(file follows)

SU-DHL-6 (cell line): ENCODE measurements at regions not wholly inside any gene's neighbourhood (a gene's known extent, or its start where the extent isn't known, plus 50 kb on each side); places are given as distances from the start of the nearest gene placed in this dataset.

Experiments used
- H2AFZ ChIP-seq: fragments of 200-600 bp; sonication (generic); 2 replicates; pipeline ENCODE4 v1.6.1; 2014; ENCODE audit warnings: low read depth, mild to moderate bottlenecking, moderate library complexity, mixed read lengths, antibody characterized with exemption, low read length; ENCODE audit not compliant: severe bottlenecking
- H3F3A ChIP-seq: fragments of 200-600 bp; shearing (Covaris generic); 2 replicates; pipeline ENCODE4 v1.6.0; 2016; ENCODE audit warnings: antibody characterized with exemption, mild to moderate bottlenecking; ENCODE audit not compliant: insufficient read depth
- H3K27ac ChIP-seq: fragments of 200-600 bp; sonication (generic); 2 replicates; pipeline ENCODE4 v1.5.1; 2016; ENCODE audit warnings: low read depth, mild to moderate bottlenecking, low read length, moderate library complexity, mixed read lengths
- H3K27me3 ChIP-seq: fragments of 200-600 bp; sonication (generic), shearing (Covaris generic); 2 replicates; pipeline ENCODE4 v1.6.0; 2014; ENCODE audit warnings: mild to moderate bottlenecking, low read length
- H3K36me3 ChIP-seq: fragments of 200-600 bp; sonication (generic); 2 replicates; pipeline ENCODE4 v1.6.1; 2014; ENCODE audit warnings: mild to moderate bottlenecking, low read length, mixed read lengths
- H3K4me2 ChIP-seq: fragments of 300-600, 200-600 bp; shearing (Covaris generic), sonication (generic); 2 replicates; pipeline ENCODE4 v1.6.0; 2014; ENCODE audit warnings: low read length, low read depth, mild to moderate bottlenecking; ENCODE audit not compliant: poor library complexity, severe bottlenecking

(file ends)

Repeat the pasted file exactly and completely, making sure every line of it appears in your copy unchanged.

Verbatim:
SU-DHL-6 (cell line): ENCODE measurements at regions not wholly inside any gene's neighbourhood (a gene's known extent, or its start where the extent isn't known, plus 50 kb on each side); places are given as distances from the start of the nearest gene placed in this dataset.

Experiments used
- H2AFZ ChIP-seq: fragments of 200-600 bp; sonication (generic); 2 replicates; pipeline ENCODE4 v1.6.1; 2014; ENCODE audit warnings: low read depth, mild to moderate bottlenecking, moderate library complexity, mixed read lengths, antibody characterized with exemption, low read length; ENCODE audit not compliant: severe bottlenecking
- H3F3A ChIP-seq: fragments of 200-600 bp; shearing (Covaris generic); 2 replicates; pipeline ENCODE4 v1.6.0; 2016; ENCODE audit warnings: antibody characterized with exemption, mild to moderate bottlenecking; ENCODE audit not compliant: insufficient read depth
- H3K27ac ChIP-seq: fragments of 200-600 bp; sonication (generic); 2 replicates; pipeline ENCODE4 v1.5.1; 2016; ENCODE audit warnings: low read depth, mild to moderate bottlenecking, low read length, moderate library complexity, mixed read lengths
- H3K27me3 ChIP-seq: fragments of 200-600 bp; sonication (generic), shearing (Covaris generic); 2 replicates; pipeline ENCODE4 v1.6.0; 2014; ENCODE audit warnings: mild to moderate bottlenecking, low read length
- H3K36me3 ChIP-seq: fragments of 200-600 bp; sonication (generic); 2 replicates; pipeline ENCODE4 v1.6.1; 2014; ENCODE audit warnings: mild to moderate bottlenecking, low read length, mixed read lengths
- H3K4me2 ChIP-seq: fragments of 300-600, 200-600 bp; shearing (Covaris generic), sonication (generic); 2 replicates; pipeline ENCODE4 v1.6.0; 2014; ENCODE audit warnings: low read length, low read depth, mild to moderate bottlenecking; ENCODE audit not compliant: poor library complexity, severe bottlenecking